チーズ 蒸しケーキ Had to try one of these. Look at the cute red ribbon painted on the plastic package! Yes, it was delicious, but the preservatives in the ingredients list are a scary bunch. These cakes are made to keep for a year.
Category: Japanese Food (page 2 of 4)
From the Japanese snack company Kasugai… ごま あめ
The English label simply says SWEET CANDY. It’s goma ame (sesame candy). Looks like hard candy and you can suck on it like you would a gumdrop. I prefer to chew on it − very bad for molar teeth, but the best way to enjoy it, in my humble opinion.
Ingredients: sugar, corn syrup, sesame seeds, sesame oil, salt, soy sauce (wheat and soybeans), emulsifier (soya lecithin)
まめ 大福 = Mame Daifuku = mochi stuffed with bean paste
Of the several variants of daifukumochi that Shirakiku makes for the American market, this is probably the one I like the least, if only because it was so heavy!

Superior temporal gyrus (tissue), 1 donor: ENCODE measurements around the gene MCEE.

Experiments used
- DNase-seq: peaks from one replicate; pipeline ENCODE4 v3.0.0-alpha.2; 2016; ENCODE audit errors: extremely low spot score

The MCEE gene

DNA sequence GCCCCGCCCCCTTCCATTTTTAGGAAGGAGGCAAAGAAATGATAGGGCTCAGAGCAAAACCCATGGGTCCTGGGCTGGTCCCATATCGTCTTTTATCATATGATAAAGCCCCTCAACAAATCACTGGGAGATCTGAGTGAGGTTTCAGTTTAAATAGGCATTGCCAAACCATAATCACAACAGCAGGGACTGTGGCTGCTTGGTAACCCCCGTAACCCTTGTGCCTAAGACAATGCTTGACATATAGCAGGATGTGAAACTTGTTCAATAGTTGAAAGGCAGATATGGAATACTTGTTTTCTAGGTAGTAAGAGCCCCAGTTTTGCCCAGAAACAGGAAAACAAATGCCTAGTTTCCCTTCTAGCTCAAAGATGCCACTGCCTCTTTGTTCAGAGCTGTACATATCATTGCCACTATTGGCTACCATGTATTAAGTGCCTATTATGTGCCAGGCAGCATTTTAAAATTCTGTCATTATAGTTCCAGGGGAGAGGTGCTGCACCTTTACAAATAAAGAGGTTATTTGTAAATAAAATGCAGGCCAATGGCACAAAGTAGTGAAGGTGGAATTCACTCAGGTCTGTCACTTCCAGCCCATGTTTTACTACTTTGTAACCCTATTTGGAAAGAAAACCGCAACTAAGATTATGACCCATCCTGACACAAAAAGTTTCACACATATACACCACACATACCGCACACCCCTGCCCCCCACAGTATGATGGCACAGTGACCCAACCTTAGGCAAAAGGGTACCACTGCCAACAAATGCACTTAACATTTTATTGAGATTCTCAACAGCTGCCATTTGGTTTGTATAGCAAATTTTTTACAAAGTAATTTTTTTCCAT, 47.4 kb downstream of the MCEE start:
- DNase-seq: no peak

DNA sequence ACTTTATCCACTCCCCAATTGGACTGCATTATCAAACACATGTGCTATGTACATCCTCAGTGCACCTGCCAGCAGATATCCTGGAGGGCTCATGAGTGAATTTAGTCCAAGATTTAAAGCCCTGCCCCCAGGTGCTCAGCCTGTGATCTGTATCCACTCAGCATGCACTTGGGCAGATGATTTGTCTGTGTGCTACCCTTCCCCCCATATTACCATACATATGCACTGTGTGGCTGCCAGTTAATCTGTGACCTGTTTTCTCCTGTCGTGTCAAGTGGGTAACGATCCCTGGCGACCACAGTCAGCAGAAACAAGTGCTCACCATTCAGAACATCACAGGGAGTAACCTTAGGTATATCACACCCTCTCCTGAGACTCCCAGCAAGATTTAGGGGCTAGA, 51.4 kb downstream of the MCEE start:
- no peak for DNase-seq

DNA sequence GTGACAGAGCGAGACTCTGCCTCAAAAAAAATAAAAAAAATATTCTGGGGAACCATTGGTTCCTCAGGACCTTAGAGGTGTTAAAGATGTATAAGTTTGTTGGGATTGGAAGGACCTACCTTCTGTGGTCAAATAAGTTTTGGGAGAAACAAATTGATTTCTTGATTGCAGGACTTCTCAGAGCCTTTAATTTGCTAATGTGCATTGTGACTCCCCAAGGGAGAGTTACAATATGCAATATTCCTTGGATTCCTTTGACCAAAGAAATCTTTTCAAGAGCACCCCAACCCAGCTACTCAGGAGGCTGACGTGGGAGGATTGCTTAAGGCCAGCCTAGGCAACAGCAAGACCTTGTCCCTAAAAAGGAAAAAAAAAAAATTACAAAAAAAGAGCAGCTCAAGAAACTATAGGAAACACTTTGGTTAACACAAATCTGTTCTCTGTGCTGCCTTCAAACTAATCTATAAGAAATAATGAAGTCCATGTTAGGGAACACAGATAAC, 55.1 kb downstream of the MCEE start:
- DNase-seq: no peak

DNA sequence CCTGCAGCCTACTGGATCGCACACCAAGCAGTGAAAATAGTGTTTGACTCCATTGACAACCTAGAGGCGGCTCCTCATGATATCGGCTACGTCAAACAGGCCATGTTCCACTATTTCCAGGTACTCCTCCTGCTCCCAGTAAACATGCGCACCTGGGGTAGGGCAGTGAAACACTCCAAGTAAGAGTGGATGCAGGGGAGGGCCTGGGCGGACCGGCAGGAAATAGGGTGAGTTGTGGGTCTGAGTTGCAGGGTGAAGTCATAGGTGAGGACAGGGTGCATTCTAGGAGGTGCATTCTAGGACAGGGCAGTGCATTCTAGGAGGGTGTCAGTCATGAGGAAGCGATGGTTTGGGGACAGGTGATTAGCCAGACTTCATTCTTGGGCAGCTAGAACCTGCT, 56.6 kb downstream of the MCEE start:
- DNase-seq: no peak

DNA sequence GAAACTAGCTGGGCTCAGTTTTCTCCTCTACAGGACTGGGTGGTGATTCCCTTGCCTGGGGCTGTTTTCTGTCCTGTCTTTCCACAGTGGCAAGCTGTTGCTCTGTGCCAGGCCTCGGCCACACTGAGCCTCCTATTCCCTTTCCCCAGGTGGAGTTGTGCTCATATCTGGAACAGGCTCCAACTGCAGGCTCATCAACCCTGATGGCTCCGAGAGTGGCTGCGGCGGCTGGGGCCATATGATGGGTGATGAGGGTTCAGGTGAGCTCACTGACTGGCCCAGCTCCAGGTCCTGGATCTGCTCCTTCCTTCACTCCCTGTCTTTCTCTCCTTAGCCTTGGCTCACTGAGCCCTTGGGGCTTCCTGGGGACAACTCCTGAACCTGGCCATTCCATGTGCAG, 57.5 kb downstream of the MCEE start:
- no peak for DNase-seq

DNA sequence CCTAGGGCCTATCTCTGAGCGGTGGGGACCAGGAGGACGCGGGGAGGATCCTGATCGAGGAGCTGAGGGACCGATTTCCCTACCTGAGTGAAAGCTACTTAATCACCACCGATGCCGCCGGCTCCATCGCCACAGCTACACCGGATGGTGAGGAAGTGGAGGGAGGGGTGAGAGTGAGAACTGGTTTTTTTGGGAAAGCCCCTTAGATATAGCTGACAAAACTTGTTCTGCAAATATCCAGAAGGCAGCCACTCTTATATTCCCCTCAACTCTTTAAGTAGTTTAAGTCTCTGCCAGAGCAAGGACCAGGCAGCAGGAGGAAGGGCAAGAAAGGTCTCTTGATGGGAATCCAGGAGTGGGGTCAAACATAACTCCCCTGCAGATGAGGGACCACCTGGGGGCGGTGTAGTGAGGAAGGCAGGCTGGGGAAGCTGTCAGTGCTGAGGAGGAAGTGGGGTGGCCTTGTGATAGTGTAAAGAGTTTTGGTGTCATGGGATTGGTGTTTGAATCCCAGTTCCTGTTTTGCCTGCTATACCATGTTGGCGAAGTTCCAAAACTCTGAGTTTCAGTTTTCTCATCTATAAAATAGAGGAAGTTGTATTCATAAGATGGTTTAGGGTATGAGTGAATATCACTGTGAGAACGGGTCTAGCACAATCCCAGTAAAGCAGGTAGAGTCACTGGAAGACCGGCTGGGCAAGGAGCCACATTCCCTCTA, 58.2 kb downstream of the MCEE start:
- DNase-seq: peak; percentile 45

LABEL WARNING:This product is chewy in texture. Children (especially under three years of age) and elderly people should be cautious. Please chew thoroughly before swallowing.
ミルク バウム (バウムクーヘン baumukūhen or バームクーヘン bāmukūhen)
Baumkuchen (“tree cake”) is one of the most popular pastries in Japan. Oh, how the Japanese love German cakes!
You can sort of make out the “tree” rings, which are the rolled layers of sponge cake.
The label says 東京 ,バウムクーヘン (Tokyo Baumkuchen).
Found this in the refrigerated section of the Korean grocery store HK Super, next to the castella.
長崎カステラ (Nagasaki Castella)
For Your Happy Tea Time ~
Keifuudou 慶風堂 (けいふうどう)
Nagasaki is the city most famous for kasutera, because that is where the Japanese learned to make castella cake from the Portuguese in the 16th century!
Nope, didn’t make a purchase… because I know if I do I’ll eat all 10 slices in one sitting.